A promising strategy is the field application of atoxigenic A. flavus strains to reduce aflatoxin content in crops. In the United States and several African countries, driven primarily by USDA-ARS and IITA, respectively, the application of carefully selected atoxigenic A. flavus strains as biocontrol agents has consistently reduced aflatoxin contamination in commercially produced crops and allowed farmers to enter domestic and international premium markets (Cotty et al., 2007; Dorner, 2009; Mehl et al., 2012; Doster et al., 2014; Bandyopadhyay et al., 2019; Ortega-Beltran and Bandyopadhyay, 2019; Schreurs et al., 2019; Senghor et al., 2019). When applied at the right stage, treated crops accumulate over 80% less and sometimes even 100% less aflatoxin than non-treated adjacent crops. In addition, when biocontrol is used as a centerpiece of a holistic aflatoxin management strategy, lower aflatoxins accumulate in treated crops at harvest and throughout storage (Bandyopadhyay et al., 2019). Research groups in Italy, Argentina, China, Thailand, and Australia have conducted extensive work on biocontrol in addition to the United States and Africa (Alaniz Zanon et al., 2013, 2016; Mauro et al., 2015; Pitt et al., 2015). Although significant progress has been made, there are many countries where the biocontrol technology has not yet been developed and in the meantime other aflatoxin management strategies need to be employed.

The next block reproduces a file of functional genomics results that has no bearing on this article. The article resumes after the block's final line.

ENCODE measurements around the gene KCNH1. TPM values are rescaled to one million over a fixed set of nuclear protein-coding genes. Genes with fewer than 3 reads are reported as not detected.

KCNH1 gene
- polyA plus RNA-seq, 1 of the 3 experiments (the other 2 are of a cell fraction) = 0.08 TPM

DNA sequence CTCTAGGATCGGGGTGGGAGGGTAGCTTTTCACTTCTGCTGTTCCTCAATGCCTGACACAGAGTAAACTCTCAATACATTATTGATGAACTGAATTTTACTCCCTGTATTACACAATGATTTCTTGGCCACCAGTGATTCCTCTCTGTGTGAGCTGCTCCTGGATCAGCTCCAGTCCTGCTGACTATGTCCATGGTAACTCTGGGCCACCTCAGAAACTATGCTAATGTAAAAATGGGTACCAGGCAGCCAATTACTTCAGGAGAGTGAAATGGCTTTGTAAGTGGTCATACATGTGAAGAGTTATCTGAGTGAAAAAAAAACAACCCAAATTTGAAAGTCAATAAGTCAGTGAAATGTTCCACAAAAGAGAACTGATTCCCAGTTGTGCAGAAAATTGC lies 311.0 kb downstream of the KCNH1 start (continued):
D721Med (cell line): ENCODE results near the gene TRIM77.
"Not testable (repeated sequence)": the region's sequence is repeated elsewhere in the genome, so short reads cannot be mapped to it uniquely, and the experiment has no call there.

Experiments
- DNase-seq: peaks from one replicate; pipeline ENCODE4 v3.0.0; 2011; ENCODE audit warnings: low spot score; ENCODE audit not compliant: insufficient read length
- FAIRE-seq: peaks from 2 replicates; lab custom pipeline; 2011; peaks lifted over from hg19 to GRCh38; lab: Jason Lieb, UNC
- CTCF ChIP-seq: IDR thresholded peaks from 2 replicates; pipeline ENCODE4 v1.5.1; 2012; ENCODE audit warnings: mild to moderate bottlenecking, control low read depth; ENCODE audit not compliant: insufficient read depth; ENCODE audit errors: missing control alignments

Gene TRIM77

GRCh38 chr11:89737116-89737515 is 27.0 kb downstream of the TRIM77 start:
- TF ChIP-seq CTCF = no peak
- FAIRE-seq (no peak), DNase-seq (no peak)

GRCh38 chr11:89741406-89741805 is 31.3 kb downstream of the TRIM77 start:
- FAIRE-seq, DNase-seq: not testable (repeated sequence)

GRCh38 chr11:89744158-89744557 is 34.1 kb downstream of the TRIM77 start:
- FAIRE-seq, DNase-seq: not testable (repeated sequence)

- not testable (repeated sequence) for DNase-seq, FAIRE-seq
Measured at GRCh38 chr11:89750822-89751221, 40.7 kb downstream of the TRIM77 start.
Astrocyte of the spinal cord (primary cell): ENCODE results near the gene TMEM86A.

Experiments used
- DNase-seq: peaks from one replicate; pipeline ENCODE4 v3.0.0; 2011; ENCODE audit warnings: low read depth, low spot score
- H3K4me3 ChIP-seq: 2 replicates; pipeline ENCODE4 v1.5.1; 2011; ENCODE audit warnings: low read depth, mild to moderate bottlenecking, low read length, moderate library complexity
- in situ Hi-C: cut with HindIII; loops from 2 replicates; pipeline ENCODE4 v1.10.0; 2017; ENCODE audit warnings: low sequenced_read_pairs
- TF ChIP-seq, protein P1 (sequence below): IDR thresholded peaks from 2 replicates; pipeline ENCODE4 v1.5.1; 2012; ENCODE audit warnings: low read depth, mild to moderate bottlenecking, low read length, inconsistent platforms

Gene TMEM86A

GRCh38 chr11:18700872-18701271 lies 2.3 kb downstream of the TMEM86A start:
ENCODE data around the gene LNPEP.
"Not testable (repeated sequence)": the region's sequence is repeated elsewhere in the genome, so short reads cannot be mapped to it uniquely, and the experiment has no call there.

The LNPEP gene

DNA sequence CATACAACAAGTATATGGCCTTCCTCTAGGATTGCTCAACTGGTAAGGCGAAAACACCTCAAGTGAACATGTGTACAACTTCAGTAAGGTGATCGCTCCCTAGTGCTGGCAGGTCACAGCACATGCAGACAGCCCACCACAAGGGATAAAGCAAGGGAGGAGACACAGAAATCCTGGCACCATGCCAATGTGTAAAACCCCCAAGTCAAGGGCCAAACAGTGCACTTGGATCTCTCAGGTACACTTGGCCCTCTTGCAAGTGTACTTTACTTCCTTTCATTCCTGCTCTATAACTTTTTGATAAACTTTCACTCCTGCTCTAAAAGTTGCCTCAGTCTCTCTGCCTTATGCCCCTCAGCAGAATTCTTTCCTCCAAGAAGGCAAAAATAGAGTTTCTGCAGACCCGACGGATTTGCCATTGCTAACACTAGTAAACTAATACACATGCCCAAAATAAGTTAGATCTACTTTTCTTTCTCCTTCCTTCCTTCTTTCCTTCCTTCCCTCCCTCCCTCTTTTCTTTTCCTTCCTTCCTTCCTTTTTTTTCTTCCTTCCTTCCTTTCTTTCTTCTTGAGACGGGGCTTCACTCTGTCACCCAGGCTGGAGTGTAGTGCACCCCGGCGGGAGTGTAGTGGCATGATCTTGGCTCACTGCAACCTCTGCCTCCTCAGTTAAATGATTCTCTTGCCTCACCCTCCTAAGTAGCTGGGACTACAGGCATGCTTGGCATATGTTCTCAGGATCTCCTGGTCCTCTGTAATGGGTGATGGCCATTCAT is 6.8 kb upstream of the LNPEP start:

In rainfed areas where farmers are subjected to unavoidable biotic and abiotic stresses that influence aflatoxin accumulation, it is paramount to conduct comprehensive genetics and genomics studies for a better understanding of the genetic behavior, genetic architecture, and molecular mechanisms that govern different types of aflatoxin resistance in groundnut and maize. Several genetic mapping studies conducted in both groundnut and maize have concluded that aflatoxin resistance is a quantitative trait and has complex genetic behavior with high G × E interaction (Chen et al., 2015; Pandey et al., 2019). Hence, by dissecting host-pathogen interactions during fungal infection by aflatoxin producers and aflatoxin contamination, important host-specific, resistance-related genes/proteins/pathways/resistant factors can be characterized in both groundnut and maize. This study focusses on the current status of resistance and molecular mechanisms in these two major crops using different omics approaches such as genetics, genomics, transcriptomics, and proteomics in addition to emphasizing on host-pathogen interactions. We also discuss the research gaps in global efforts to understand resistance mechanisms and translational genomics in developing aflatoxin-resistant groundnut and maize varieties to provide safe products to consumers as well as safeguard the multibillion-dollar industries associated with both crops.